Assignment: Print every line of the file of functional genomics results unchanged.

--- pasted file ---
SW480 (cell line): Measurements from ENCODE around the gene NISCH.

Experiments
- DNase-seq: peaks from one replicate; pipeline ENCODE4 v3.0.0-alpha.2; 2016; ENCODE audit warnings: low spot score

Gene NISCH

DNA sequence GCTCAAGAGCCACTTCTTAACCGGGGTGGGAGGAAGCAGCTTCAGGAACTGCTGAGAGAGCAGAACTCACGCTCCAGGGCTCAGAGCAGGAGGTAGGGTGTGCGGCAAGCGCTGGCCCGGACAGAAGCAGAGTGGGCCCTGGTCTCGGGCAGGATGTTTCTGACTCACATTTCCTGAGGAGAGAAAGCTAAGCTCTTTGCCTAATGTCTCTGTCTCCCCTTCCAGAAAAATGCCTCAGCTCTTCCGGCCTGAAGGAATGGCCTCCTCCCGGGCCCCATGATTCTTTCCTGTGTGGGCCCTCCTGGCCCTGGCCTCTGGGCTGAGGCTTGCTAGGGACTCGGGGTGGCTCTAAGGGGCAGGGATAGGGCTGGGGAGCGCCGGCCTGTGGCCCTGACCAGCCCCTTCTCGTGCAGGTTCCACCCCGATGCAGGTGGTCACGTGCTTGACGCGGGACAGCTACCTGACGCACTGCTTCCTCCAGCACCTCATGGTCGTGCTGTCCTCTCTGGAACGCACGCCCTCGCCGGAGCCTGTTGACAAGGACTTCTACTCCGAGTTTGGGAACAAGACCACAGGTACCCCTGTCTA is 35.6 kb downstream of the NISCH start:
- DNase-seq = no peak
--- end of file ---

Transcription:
SW480 (cell line): Measurements from ENCODE around the gene NISCH.

Experiments
- DNase-seq: peaks from one replicate; pipeline ENCODE4 v3.0.0-alpha.2; 2016; ENCODE audit warnings: low spot score

Gene NISCH

DNA sequence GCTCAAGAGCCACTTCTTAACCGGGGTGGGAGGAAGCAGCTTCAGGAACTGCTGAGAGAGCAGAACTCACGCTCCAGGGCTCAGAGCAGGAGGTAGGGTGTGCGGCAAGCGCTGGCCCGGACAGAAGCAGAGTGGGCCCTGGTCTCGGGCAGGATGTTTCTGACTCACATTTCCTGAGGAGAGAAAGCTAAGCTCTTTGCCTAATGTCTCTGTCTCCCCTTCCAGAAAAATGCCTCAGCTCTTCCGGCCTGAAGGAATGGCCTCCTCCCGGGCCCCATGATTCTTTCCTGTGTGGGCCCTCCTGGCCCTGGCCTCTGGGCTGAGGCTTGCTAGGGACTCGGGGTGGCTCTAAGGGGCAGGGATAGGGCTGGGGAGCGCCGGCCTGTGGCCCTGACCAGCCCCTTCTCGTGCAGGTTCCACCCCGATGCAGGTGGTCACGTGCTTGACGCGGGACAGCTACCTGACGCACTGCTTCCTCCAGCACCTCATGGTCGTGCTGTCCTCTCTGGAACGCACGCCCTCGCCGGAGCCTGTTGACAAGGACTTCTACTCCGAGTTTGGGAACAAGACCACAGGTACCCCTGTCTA is 35.6 kb downstream of the NISCH start:
- DNase-seq = no peak